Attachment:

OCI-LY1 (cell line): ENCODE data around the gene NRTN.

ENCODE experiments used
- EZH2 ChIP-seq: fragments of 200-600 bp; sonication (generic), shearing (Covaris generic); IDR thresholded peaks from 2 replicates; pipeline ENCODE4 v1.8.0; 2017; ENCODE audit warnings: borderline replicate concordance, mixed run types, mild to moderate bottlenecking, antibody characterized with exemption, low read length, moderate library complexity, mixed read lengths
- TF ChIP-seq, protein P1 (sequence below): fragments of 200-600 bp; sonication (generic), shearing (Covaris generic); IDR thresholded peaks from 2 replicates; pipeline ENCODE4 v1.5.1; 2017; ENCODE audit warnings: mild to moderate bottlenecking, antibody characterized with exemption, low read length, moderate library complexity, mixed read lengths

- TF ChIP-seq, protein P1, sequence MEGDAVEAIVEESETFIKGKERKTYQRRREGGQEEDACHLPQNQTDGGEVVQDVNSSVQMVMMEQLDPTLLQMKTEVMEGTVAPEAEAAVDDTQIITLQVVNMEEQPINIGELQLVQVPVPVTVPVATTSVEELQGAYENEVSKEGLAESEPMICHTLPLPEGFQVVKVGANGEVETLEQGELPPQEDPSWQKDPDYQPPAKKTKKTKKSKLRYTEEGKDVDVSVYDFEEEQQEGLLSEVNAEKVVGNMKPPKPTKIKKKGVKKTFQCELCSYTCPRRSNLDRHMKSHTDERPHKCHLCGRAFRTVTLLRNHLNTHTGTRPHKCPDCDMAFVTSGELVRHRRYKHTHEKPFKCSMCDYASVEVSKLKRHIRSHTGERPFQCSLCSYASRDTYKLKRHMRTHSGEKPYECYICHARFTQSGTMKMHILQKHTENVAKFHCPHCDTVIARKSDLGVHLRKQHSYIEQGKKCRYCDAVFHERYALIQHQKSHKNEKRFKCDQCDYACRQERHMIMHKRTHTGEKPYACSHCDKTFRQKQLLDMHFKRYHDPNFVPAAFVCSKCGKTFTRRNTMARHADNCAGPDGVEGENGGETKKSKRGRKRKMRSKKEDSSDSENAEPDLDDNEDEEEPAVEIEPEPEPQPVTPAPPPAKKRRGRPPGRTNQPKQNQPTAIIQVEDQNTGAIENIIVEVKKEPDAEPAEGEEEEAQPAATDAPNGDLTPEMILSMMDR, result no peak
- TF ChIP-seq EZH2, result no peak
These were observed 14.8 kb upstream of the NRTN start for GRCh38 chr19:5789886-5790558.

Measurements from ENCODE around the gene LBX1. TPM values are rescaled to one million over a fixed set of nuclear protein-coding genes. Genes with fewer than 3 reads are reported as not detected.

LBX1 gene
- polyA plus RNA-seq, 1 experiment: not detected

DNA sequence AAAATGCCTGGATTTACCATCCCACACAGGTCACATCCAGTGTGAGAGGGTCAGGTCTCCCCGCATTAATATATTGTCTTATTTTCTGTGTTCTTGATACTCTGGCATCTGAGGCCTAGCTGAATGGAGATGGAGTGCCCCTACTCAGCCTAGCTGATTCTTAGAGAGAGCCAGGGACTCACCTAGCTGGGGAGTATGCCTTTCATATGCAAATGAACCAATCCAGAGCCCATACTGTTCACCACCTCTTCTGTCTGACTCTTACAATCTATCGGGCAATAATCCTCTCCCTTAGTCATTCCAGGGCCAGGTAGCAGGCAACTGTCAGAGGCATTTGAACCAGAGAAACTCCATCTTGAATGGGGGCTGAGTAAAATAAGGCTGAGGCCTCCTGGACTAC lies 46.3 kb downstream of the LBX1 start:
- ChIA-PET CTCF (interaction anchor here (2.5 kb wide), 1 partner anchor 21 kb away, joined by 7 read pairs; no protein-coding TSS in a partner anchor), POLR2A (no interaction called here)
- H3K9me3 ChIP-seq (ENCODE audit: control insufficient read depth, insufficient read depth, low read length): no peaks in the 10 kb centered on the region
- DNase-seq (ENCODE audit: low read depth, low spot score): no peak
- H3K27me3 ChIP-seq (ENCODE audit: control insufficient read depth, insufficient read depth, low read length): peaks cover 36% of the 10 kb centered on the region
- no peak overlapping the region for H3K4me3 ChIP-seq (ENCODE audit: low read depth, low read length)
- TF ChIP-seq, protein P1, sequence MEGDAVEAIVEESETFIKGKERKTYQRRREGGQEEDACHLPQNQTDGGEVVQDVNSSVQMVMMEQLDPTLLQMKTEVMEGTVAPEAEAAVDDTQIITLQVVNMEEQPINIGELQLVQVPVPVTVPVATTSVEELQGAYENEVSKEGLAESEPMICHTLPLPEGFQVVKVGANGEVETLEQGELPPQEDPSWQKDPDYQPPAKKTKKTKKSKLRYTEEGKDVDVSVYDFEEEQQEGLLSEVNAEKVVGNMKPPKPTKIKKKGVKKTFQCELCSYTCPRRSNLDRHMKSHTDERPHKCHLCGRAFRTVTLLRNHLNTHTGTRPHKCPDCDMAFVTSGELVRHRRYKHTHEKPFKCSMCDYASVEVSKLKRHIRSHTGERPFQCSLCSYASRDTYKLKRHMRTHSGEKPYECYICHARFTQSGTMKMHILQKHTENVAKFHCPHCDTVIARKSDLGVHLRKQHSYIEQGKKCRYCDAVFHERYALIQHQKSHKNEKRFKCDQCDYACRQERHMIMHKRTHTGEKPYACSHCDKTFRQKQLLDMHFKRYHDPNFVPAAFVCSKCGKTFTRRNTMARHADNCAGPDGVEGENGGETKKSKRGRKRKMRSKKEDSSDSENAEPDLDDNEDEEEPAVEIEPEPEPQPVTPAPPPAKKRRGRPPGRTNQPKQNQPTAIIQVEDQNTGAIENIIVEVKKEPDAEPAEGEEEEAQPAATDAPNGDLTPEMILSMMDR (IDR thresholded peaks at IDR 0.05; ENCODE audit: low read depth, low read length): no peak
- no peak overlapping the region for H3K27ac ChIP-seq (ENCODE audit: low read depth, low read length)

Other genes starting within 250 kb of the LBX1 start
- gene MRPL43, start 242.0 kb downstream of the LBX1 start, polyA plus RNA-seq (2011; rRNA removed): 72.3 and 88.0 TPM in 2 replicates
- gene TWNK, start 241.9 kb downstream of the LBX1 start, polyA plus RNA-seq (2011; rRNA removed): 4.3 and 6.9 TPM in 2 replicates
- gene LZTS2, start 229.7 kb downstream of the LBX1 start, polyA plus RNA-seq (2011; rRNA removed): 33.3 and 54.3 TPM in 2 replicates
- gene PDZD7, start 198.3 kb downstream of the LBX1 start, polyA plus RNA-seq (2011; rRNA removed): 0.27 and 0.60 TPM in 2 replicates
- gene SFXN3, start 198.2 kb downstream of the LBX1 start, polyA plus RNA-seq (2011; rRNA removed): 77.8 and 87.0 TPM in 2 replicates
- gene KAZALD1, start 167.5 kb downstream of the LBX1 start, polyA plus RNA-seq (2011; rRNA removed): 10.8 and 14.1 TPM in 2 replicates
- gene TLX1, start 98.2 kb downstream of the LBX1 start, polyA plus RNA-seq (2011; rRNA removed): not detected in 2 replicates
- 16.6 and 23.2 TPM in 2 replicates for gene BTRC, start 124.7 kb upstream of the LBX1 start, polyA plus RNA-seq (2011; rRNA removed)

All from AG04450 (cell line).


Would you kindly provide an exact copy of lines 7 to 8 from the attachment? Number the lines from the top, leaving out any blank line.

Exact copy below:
These were observed 14.8 kb upstream of the NRTN start for GRCh38 chr19:5789886-5790558.

Measurements from ENCODE around the gene LBX1. TPM values are rescaled to one million over a fixed set of nuclear protein-coding genes. Genes with fewer than 3 reads are reported as not detected.